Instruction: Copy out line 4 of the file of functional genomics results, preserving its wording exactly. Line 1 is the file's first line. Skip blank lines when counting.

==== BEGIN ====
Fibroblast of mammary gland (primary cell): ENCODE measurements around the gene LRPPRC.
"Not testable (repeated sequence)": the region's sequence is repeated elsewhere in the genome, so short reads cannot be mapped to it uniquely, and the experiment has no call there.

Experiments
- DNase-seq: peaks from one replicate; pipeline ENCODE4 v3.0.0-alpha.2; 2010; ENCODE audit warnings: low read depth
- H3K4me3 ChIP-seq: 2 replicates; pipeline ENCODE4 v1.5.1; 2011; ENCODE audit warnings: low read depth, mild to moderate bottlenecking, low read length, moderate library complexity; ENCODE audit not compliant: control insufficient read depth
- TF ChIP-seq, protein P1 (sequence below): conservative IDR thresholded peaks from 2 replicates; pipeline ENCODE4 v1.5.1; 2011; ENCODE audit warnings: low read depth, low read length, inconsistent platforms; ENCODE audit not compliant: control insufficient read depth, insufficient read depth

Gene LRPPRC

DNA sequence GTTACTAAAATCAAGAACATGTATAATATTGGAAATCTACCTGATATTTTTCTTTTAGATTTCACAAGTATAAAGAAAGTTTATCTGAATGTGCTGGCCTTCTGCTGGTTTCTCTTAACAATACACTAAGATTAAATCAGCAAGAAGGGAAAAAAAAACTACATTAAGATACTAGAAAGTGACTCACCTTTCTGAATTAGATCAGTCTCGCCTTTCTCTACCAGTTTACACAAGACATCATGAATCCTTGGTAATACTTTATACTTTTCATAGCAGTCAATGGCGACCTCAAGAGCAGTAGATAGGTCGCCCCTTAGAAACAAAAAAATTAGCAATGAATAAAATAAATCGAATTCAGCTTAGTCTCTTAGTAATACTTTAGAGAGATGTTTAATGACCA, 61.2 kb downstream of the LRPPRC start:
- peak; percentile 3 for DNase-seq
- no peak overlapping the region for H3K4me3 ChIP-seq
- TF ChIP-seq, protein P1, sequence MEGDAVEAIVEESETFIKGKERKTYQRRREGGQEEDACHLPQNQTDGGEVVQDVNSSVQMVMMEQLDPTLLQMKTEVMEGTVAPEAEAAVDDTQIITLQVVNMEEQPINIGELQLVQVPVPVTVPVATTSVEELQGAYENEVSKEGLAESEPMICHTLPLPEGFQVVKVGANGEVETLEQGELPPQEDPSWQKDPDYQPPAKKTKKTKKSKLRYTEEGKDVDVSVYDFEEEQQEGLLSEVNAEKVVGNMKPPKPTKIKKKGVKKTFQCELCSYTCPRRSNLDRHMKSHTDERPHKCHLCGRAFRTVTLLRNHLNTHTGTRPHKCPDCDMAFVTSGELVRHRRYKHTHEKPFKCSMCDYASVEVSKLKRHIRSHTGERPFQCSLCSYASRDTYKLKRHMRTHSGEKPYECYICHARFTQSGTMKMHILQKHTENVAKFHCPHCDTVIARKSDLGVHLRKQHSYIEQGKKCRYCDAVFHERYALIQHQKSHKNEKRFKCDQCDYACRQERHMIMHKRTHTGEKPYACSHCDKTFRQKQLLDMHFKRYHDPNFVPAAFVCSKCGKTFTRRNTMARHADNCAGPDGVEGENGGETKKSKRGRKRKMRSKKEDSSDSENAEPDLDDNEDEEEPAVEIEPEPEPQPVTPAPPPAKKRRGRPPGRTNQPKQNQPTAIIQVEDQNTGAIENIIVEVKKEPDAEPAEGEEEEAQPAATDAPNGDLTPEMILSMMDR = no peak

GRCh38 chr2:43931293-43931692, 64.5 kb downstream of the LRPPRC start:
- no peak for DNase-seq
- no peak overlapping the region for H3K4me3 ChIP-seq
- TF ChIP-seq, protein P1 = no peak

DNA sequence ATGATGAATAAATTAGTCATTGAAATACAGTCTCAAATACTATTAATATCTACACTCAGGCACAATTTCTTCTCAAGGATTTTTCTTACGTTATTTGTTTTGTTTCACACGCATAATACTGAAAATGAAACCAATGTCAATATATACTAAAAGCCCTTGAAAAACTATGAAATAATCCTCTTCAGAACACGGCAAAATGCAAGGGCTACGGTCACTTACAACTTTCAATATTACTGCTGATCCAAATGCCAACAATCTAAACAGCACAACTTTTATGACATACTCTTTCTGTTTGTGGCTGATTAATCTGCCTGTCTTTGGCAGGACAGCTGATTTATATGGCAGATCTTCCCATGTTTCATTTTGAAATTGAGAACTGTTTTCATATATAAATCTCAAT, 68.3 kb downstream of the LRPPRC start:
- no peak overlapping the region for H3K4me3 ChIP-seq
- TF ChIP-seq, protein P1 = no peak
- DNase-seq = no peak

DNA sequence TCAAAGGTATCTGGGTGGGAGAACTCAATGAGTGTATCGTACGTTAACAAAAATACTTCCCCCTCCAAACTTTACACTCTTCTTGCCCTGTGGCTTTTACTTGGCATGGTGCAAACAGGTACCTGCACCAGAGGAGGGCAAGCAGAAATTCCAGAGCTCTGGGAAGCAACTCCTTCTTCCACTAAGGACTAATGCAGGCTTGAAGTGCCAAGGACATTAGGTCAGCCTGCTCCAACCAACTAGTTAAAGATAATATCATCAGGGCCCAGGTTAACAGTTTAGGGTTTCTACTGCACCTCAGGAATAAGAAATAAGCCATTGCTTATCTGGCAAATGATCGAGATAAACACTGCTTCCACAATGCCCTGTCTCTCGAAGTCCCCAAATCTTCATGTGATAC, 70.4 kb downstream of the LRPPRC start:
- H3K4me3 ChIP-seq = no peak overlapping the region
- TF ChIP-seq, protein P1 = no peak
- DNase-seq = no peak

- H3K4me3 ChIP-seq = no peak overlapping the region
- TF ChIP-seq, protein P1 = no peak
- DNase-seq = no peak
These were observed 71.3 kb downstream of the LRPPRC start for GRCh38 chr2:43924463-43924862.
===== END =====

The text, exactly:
- DNase-seq: peaks from one replicate; pipeline ENCODE4 v3.0.0-alpha.2; 2010; ENCODE audit warnings: low read depth